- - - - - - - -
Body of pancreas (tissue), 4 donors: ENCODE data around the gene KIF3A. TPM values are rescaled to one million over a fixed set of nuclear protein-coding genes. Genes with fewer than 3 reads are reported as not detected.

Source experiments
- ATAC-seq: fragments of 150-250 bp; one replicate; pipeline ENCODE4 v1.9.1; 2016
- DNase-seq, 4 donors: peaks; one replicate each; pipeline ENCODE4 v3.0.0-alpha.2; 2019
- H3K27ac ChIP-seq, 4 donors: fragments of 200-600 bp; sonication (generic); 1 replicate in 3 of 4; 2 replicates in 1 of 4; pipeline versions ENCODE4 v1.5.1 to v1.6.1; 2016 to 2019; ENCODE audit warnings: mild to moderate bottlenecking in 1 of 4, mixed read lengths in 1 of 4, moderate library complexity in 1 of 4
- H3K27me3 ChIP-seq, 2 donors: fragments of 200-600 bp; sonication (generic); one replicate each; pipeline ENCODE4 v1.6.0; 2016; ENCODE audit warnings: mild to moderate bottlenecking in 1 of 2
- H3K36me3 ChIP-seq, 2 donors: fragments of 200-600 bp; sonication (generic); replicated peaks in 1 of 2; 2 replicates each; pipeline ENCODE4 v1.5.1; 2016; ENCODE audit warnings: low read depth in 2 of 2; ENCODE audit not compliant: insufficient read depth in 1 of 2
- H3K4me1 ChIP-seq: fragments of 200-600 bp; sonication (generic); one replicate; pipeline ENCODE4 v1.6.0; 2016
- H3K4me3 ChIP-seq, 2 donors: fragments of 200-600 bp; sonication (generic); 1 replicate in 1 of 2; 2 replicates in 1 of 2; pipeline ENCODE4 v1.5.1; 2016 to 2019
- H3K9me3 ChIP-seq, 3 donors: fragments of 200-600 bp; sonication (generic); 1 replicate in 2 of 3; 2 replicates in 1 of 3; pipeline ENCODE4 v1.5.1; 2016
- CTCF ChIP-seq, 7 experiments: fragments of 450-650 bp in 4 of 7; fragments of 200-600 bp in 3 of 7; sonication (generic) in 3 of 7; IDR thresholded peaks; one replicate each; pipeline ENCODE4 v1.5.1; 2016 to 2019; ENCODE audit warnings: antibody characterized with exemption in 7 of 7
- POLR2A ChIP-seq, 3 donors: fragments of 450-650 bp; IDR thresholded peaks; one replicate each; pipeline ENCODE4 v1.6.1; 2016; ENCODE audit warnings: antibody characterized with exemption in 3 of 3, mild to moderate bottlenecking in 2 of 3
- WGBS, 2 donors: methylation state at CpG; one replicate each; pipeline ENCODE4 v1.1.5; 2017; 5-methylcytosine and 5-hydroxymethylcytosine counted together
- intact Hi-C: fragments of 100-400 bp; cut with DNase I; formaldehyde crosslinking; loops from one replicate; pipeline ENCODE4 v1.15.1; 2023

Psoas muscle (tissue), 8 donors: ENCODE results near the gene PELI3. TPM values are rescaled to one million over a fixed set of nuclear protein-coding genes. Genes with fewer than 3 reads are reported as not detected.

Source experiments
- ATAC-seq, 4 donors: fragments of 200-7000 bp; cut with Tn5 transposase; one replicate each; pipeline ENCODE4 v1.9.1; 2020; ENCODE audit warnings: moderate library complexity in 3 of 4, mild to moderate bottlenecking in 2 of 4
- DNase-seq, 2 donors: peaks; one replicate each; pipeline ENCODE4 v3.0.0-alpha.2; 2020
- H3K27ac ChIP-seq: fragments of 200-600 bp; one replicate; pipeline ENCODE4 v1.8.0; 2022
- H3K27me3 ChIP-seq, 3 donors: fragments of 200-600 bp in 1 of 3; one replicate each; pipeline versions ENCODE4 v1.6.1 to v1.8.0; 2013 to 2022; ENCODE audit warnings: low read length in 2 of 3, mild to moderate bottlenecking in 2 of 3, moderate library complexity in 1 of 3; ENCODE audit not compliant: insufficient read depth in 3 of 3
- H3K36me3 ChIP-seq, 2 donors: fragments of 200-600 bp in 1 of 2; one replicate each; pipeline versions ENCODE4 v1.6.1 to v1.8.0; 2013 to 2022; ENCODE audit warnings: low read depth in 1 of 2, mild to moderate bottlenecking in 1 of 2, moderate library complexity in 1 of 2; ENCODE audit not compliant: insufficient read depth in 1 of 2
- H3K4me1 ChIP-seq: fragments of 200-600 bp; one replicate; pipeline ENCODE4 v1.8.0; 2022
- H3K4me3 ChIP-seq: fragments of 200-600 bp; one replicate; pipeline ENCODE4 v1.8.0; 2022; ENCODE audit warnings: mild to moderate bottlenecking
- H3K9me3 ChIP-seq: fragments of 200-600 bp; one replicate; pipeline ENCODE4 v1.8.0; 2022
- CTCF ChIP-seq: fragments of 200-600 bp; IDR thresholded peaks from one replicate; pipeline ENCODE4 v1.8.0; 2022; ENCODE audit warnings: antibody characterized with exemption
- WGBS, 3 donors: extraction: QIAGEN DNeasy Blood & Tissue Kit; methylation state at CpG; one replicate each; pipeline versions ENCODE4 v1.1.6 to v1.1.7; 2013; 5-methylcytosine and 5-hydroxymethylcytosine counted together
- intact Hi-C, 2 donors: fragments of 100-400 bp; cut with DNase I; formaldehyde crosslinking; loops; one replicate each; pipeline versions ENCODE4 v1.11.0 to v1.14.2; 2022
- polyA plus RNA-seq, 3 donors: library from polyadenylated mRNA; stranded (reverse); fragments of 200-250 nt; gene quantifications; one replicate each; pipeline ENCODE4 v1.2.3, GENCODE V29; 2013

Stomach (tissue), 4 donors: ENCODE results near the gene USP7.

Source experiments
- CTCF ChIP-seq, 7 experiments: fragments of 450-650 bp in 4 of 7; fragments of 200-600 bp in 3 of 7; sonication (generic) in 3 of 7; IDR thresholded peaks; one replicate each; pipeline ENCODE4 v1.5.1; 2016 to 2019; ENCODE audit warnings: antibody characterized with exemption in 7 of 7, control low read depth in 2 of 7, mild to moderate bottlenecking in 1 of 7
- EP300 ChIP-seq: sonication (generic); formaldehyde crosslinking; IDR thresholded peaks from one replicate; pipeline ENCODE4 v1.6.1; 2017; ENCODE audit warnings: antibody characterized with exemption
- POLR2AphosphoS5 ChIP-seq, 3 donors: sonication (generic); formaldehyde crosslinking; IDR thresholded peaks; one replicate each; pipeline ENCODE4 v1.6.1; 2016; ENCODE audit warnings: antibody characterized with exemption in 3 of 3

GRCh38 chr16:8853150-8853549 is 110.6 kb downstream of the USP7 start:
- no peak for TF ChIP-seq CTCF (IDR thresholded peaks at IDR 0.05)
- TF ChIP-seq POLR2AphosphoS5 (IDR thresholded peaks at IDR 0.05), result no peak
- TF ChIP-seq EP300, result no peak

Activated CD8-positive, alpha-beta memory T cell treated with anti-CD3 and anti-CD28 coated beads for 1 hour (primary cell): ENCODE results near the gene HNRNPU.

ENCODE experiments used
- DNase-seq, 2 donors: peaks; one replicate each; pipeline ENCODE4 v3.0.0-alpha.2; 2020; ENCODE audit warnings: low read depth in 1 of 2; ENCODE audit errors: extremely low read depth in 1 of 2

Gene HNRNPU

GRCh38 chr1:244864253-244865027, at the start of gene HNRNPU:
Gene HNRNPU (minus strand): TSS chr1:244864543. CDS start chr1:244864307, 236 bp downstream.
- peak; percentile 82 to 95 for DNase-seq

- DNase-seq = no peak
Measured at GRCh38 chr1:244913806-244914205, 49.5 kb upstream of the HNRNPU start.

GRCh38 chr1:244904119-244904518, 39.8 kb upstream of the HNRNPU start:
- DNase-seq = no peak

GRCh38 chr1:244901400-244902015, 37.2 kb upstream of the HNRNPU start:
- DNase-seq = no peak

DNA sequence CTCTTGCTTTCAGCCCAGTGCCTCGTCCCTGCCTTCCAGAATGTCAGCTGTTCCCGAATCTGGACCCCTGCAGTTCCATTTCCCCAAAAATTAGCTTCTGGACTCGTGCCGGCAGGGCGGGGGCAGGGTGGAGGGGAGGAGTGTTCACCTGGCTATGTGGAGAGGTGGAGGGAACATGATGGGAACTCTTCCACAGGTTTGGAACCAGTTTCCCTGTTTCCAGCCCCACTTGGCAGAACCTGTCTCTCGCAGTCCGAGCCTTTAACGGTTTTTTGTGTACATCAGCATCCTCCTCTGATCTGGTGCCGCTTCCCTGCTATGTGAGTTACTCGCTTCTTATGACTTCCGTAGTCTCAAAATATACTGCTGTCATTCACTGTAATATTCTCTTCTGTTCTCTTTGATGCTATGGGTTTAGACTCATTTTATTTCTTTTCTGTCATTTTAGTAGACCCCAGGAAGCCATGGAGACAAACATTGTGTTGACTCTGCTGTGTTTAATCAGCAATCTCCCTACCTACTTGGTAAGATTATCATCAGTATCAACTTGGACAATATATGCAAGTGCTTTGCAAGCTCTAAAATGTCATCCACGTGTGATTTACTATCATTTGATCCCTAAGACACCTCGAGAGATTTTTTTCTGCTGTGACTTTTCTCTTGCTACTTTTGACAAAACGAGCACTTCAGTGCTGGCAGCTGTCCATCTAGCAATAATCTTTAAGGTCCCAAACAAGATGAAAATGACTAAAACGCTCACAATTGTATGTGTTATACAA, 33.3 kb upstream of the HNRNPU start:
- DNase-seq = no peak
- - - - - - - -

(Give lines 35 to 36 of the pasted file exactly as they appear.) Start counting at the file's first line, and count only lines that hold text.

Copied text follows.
- no peak for TF ChIP-seq CTCF (IDR thresholded peaks at IDR 0.05)
- TF ChIP-seq POLR2AphosphoS5 (IDR thresholded peaks at IDR 0.05), result no peak